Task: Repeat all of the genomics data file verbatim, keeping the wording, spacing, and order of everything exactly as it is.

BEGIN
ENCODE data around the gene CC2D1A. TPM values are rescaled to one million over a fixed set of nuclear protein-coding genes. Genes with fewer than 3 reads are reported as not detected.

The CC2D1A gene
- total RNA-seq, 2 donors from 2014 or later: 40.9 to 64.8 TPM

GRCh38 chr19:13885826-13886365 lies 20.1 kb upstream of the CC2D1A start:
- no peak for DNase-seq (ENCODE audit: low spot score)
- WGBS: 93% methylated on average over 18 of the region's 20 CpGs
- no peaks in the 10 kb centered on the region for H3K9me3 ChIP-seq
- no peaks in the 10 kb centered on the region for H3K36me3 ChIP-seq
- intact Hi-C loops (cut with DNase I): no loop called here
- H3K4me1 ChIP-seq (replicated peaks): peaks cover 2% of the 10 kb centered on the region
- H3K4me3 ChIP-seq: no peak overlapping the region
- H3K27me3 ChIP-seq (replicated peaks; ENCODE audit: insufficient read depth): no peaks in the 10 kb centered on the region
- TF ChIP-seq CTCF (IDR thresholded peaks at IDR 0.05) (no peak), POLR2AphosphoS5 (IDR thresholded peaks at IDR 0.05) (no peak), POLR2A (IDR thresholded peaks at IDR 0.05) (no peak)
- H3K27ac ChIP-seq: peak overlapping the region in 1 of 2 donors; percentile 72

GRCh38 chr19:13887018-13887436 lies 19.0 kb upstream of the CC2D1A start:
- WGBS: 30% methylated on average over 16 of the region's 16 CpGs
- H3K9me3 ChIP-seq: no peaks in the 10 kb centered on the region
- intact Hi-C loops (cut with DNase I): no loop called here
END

ENCODE data around the gene CC2D1A. TPM values are rescaled to one million over a fixed set of nuclear protein-coding genes. Genes with fewer than 3 reads are reported as not detected.

The CC2D1A gene
- total RNA-seq, 2 donors from 2014 or later: 40.9 to 64.8 TPM

GRCh38 chr19:13885826-13886365 lies 20.1 kb upstream of the CC2D1A start:
- no peak for DNase-seq (ENCODE audit: low spot score)
- WGBS: 93% methylated on average over 18 of the region's 20 CpGs
- no peaks in the 10 kb centered on the region for H3K9me3 ChIP-seq
- no peaks in the 10 kb centered on the region for H3K36me3 ChIP-seq
- intact Hi-C loops (cut with DNase I): no loop called here
- H3K4me1 ChIP-seq (replicated peaks): peaks cover 2% of the 10 kb centered on the region
- H3K4me3 ChIP-seq: no peak overlapping the region
- H3K27me3 ChIP-seq (replicated peaks; ENCODE audit: insufficient read depth): no peaks in the 10 kb centered on the region
- TF ChIP-seq CTCF (IDR thresholded peaks at IDR 0.05) (no peak), POLR2AphosphoS5 (IDR thresholded peaks at IDR 0.05) (no peak), POLR2A (IDR thresholded peaks at IDR 0.05) (no peak)
- H3K27ac ChIP-seq: peak overlapping the region in 1 of 2 donors; percentile 72

GRCh38 chr19:13887018-13887436 lies 19.0 kb upstream of the CC2D1A start:
- WGBS: 30% methylated on average over 16 of the region's 16 CpGs
- H3K9me3 ChIP-seq: no peaks in the 10 kb centered on the region
- intact Hi-C loops (cut with DNase I): no loop called here